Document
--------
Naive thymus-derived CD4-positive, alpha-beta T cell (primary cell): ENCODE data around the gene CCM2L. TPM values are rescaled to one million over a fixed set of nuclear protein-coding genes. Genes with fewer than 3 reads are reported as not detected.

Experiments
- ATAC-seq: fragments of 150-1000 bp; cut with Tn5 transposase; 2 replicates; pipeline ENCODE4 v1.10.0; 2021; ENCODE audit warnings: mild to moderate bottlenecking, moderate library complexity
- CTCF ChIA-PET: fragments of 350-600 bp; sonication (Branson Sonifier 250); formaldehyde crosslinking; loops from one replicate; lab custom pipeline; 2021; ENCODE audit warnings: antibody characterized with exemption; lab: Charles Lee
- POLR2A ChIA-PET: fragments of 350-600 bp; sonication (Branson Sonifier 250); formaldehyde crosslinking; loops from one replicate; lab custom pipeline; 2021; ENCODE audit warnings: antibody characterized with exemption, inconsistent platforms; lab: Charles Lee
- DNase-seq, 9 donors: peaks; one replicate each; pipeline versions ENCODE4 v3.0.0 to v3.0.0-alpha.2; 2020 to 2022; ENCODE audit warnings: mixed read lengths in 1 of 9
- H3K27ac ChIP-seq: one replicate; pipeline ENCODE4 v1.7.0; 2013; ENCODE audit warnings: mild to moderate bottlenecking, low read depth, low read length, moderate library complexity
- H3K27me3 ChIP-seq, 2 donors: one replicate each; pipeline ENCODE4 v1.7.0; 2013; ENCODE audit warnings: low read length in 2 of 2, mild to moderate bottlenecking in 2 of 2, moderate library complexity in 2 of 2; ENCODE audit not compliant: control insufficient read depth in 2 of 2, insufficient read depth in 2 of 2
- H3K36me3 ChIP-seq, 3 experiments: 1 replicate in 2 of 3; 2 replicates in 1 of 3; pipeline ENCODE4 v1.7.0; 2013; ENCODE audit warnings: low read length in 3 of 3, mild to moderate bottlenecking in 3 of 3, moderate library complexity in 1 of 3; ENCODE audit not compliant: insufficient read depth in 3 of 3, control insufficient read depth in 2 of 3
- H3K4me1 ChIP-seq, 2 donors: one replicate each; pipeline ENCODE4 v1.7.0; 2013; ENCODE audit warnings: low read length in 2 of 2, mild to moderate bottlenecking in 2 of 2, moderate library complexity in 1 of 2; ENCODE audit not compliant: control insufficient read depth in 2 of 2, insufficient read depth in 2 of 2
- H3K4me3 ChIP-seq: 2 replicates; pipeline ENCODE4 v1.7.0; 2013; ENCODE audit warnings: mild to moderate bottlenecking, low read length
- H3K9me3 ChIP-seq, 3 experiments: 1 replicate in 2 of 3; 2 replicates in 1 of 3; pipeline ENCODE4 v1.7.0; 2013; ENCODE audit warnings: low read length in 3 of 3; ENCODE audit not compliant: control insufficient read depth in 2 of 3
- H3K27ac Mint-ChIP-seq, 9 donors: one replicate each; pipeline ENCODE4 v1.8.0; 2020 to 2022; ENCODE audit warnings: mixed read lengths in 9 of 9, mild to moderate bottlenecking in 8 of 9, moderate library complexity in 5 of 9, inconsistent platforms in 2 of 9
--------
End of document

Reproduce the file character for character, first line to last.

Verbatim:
Naive thymus-derived CD4-positive, alpha-beta T cell (primary cell): ENCODE data around the gene CCM2L. TPM values are rescaled to one million over a fixed set of nuclear protein-coding genes. Genes with fewer than 3 reads are reported as not detected.

Experiments
- ATAC-seq: fragments of 150-1000 bp; cut with Tn5 transposase; 2 replicates; pipeline ENCODE4 v1.10.0; 2021; ENCODE audit warnings: mild to moderate bottlenecking, moderate library complexity
- CTCF ChIA-PET: fragments of 350-600 bp; sonication (Branson Sonifier 250); formaldehyde crosslinking; loops from one replicate; lab custom pipeline; 2021; ENCODE audit warnings: antibody characterized with exemption; lab: Charles Lee
- POLR2A ChIA-PET: fragments of 350-600 bp; sonication (Branson Sonifier 250); formaldehyde crosslinking; loops from one replicate; lab custom pipeline; 2021; ENCODE audit warnings: antibody characterized with exemption, inconsistent platforms; lab: Charles Lee
- DNase-seq, 9 donors: peaks; one replicate each; pipeline versions ENCODE4 v3.0.0 to v3.0.0-alpha.2; 2020 to 2022; ENCODE audit warnings: mixed read lengths in 1 of 9
- H3K27ac ChIP-seq: one replicate; pipeline ENCODE4 v1.7.0; 2013; ENCODE audit warnings: mild to moderate bottlenecking, low read depth, low read length, moderate library complexity
- H3K27me3 ChIP-seq, 2 donors: one replicate each; pipeline ENCODE4 v1.7.0; 2013; ENCODE audit warnings: low read length in 2 of 2, mild to moderate bottlenecking in 2 of 2, moderate library complexity in 2 of 2; ENCODE audit not compliant: control insufficient read depth in 2 of 2, insufficient read depth in 2 of 2
- H3K36me3 ChIP-seq, 3 experiments: 1 replicate in 2 of 3; 2 replicates in 1 of 3; pipeline ENCODE4 v1.7.0; 2013; ENCODE audit warnings: low read length in 3 of 3, mild to moderate bottlenecking in 3 of 3, moderate library complexity in 1 of 3; ENCODE audit not compliant: insufficient read depth in 3 of 3, control insufficient read depth in 2 of 3
- H3K4me1 ChIP-seq, 2 donors: one replicate each; pipeline ENCODE4 v1.7.0; 2013; ENCODE audit warnings: low read length in 2 of 2, mild to moderate bottlenecking in 2 of 2, moderate library complexity in 1 of 2; ENCODE audit not compliant: control insufficient read depth in 2 of 2, insufficient read depth in 2 of 2
- H3K4me3 ChIP-seq: 2 replicates; pipeline ENCODE4 v1.7.0; 2013; ENCODE audit warnings: mild to moderate bottlenecking, low read length
- H3K9me3 ChIP-seq, 3 experiments: 1 replicate in 2 of 3; 2 replicates in 1 of 3; pipeline ENCODE4 v1.7.0; 2013; ENCODE audit warnings: low read length in 3 of 3; ENCODE audit not compliant: control insufficient read depth in 2 of 3
- H3K27ac Mint-ChIP-seq, 9 donors: one replicate each; pipeline ENCODE4 v1.8.0; 2020 to 2022; ENCODE audit warnings: mixed read lengths in 9 of 9, mild to moderate bottlenecking in 8 of 9, moderate library complexity in 5 of 9, inconsistent platforms in 2 of 9